Accepted for Publication: November 5, 2014.

Corresponding Author: Tu Anh Duong, MD, Department of Dermatology, Hôpitaux Universitaires Henri-Mondor, AP-HP, 51, Avenue du Marechal de Lattre de Tassigny, 94010 Creteil CEDEX, France (tu-anh.duong@hmn.aphp.fr).

Published Online: February 11, 2015. doi:10.1001/jamadermatol.2014.4844.

Author Contributions: Drs Bequignon and Duong had full access to all of the data in the study and take responsibility for the integrity of the data and the accuracy of the data analysis. Drs Bequignon, Duong, Wolkenstein, Chosidow, and Papon contributed equally to the study.

Study concept and design: Bequignon, Duong, Wolkenstein, Chosidow, Papon.

Acquisition, analysis, or interpretation of data: Bequignon, Duong, Sbidian, Valeyrie-Allanore, Ingen-Housz-Oro, Chatelin, Coste, Papon.

Drafting of the manuscript: Bequignon, Duong, Papon.

Critical revision of the manuscript for important intellectual content: Bequignon, Sbidian, Valeyrie-Allanore, Ingen-Housz-Oro, Chatelin, Coste, Wolkenstein, Chosidow, Papon.

Statistical analysis: Bequignon, Duong, Sbidian.

Administrative, technical, or material support: Bequignon, Duong, Coste, Papon.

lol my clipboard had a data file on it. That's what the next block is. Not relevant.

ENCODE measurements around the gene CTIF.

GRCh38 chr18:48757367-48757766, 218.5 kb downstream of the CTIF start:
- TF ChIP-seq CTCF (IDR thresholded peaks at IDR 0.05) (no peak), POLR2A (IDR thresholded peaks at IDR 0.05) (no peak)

Study supervision: Wolkenstein, Chosidow, Papon.

Conflict of Interest Disclosures: None reported.

Additional Contributions: Jean-Claude Roujeau, MD, Department of Dermatology, Hôpitaux Universitaires Henri-Mondor (retired), assisted in contributing his knowledge on the study subject. Financial compensation was not provided.

Bastuji-Garin  S, Rzany  B, Stern  RS, Shear  NH, Naldi  L, Roujeau  JC.  Clinical classification of cases of toxic epidermal necrolysis, Stevens-Johnson syndrome, and erythema multiforme. Arch Dermatol. 1993;129(1):92-96.
PubMed   |  Link to Article
Schneck  J, Fagot  JP, Sekula  P, Sassolas  B, Roujeau  JC, Mockenhaupt  M.  Effects of treatments on the mortality of Stevens-Johnson syndrome and toxic epidermal necrolysis: a retrospective study on patients included in the prospective EuroSCAR Study. J Am Acad Dermatol. 2008;58(1):33-40.
PubMed   |  Link to Article
Sassolas  B, Haddad  C, Mockenhaupt  M,  et al.  ALDEN, an algorithm for assessment of drug causality in Stevens-Johnson Syndrome and toxic epidermal necrolysis: comparison with case-control analysis. Clin Pharmacol Ther. 2010;88(1):60-68.
PubMed   |  Link to Article
Auquier-Dunant  A, Mockenhaupt  M, Naldi  L, Correia  O, Schröder  W, Roujeau  JC; SCAR Study Group.  Correlations between clinical patterns and causes of erythema multiforme majus, Stevens-Johnson syndrome, and toxic epidermal necrolysis: results of an international prospective study. Arch Dermatol. 2002;138(8):1019-1024.
PubMed   |  Link to Article
Assier  H, Bastuji-Garin  S, Revuz  J, Roujeau  JC.  Erythema multiforme with mucous membrane involvement and Stevens-Johnson syndrome are clinically different disorders with distinct causes. Arch Dermatol. 1995;131(5):539-543.
PubMed   |  Link to Article